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Anti-psychotic drugs widely prescribed to people with Alzheimer’s offer no long-term benefits and can actually cause decline, experts have said.
A UK study even found the drugs caused a deterioration in the verbal and thinking skills of people with the disease.
The medicines – known as neuroleptics – are used to manage neuropsychiatric symptoms of Alzheimer’s, such as aggression, agitation and psychosis, researchers said.
“Over 90% of people with dementia develop these symptoms at some point during their illness,” they said.
“The symptoms are frequently distressing for the patients who experience them and problematic for their caregivers, in whom they are associated with clinically significant depression.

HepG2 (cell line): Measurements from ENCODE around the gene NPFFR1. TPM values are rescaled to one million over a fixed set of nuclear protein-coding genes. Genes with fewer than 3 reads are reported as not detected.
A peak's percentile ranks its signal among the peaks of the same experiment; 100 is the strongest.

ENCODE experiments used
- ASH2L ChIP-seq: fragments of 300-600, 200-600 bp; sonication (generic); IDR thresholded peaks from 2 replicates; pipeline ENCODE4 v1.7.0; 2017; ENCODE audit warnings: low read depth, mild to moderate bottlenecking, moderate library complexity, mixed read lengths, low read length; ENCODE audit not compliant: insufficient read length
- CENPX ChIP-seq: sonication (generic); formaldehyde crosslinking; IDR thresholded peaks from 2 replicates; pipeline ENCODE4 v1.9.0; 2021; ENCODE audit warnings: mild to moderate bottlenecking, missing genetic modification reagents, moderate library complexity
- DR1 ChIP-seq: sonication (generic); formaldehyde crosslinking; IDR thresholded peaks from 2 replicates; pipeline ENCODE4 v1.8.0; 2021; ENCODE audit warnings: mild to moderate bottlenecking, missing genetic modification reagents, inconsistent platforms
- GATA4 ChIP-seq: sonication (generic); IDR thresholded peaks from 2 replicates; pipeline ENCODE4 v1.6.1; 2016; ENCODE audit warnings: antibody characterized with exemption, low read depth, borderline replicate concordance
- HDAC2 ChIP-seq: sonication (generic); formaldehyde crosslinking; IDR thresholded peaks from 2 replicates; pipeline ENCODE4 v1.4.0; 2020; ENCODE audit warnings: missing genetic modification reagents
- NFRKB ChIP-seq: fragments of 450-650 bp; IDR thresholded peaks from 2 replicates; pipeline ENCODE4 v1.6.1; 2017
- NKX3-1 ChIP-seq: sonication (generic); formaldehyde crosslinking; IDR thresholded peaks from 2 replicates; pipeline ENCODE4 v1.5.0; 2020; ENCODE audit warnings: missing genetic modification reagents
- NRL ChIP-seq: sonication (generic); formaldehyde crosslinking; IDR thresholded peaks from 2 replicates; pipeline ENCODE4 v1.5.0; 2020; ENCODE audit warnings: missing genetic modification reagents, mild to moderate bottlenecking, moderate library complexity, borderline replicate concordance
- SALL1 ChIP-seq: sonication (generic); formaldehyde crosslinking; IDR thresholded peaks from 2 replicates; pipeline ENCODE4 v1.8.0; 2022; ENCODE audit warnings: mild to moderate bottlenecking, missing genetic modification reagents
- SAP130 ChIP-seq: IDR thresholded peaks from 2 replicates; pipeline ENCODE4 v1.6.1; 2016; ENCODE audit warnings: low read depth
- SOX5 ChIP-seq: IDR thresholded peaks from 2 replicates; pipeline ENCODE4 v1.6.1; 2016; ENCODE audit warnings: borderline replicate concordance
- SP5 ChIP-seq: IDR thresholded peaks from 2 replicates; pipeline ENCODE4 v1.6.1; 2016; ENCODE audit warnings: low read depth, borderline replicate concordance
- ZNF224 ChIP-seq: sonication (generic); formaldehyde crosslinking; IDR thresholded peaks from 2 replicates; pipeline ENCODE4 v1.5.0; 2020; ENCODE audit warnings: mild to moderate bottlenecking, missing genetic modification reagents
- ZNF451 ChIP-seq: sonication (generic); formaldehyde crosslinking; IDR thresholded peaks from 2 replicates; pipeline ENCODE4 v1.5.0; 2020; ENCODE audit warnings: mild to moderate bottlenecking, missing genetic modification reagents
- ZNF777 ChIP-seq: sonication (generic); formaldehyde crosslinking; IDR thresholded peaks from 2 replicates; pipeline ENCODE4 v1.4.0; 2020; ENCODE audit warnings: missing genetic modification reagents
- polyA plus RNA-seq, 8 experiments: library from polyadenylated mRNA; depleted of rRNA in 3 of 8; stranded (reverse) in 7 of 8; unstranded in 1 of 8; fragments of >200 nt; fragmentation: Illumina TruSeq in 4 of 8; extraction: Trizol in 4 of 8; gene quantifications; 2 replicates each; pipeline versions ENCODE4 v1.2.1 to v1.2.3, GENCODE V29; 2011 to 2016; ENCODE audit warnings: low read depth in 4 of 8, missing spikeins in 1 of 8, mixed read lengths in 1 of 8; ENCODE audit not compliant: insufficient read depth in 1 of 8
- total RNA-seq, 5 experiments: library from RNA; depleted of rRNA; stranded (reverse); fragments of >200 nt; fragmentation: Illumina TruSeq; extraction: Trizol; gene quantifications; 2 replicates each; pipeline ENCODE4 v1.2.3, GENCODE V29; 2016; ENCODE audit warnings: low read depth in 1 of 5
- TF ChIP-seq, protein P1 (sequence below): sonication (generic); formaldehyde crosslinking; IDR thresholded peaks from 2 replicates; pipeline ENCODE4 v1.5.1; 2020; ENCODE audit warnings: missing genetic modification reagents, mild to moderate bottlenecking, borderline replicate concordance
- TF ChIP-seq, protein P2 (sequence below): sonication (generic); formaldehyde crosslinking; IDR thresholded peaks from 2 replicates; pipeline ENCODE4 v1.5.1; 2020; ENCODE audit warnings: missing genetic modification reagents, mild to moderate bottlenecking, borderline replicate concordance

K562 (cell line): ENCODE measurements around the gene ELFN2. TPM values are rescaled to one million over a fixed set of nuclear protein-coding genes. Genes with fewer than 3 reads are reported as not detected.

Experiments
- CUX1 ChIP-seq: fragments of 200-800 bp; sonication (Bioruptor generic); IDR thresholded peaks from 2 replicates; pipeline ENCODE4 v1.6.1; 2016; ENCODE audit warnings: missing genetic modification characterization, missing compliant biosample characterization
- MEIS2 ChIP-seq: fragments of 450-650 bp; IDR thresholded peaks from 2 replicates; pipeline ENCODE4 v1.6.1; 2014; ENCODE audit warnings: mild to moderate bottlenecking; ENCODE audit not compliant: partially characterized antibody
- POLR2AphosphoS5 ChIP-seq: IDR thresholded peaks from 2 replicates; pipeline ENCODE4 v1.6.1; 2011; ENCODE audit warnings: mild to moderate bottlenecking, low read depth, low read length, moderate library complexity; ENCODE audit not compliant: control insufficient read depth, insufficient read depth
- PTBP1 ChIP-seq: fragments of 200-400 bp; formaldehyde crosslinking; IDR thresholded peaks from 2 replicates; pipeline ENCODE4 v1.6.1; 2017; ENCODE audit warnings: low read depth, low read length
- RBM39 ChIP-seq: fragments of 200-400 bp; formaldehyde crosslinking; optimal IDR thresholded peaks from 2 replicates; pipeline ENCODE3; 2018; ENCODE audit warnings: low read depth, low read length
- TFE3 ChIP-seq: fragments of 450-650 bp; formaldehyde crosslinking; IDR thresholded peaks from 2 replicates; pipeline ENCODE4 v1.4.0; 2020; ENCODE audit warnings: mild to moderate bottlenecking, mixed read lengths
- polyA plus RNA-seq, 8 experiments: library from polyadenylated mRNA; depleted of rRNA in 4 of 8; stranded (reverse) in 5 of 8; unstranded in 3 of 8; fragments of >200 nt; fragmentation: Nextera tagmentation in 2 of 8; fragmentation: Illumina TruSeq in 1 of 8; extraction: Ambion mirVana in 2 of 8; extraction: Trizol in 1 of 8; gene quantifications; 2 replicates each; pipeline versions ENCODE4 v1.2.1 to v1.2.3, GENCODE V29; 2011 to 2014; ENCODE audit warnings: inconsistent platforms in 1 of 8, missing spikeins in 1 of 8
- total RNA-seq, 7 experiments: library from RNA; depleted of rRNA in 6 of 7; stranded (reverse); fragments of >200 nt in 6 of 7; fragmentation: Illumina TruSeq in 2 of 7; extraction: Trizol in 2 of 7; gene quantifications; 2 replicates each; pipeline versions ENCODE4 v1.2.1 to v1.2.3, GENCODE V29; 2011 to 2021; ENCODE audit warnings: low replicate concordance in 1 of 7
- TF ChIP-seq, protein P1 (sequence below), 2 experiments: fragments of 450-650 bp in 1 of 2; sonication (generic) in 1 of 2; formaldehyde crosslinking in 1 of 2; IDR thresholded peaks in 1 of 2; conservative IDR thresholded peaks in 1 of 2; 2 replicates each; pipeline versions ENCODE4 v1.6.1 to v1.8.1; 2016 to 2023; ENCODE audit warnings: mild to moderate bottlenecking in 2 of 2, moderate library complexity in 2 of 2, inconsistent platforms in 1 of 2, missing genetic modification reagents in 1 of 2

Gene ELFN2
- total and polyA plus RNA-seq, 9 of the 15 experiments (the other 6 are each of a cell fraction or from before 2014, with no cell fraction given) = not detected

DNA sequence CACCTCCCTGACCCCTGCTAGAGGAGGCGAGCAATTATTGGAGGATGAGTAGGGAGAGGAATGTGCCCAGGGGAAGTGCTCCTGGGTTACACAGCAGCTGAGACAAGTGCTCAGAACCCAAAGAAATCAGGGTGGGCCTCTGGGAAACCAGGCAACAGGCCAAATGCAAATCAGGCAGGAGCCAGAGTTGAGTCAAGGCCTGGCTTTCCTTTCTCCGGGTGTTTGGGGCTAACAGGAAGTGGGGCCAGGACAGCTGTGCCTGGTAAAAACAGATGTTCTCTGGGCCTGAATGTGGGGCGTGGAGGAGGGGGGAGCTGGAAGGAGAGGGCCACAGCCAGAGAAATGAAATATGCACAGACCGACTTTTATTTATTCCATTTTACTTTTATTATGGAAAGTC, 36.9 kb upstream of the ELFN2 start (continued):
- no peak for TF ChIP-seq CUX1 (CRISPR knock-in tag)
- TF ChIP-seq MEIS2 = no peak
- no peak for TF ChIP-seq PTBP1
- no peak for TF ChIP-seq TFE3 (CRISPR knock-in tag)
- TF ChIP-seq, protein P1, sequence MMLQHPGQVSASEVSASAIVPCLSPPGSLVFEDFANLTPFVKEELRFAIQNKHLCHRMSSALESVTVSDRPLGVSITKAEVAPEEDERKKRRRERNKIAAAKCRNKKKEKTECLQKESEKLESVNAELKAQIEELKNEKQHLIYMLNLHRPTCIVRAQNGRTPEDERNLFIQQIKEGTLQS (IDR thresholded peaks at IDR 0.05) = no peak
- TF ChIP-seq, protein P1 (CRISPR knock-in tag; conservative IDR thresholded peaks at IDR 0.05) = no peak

The study, published in the PLoS journal, involved 165 patients currently prescribed thioridazine, chlorpromazine, haloperidol, trifluoperazine or risperidone for behavioural or psychiatric disturbance.
Rebecca Wood, chief executive of the Alzheimer’s Research Trust, said: “These results are deeply troubling and highlight the urgent need to develop better treatments.
“700,000 people are affected by dementia in the UK, a figure that will double in the next 30 years.
“The Government needs to make Alzheimer’s research funding a priority.
“Only £11 is spent on UK research into Alzheimer’s for every person affected by the disease, compared to £289 for cancer patients.”
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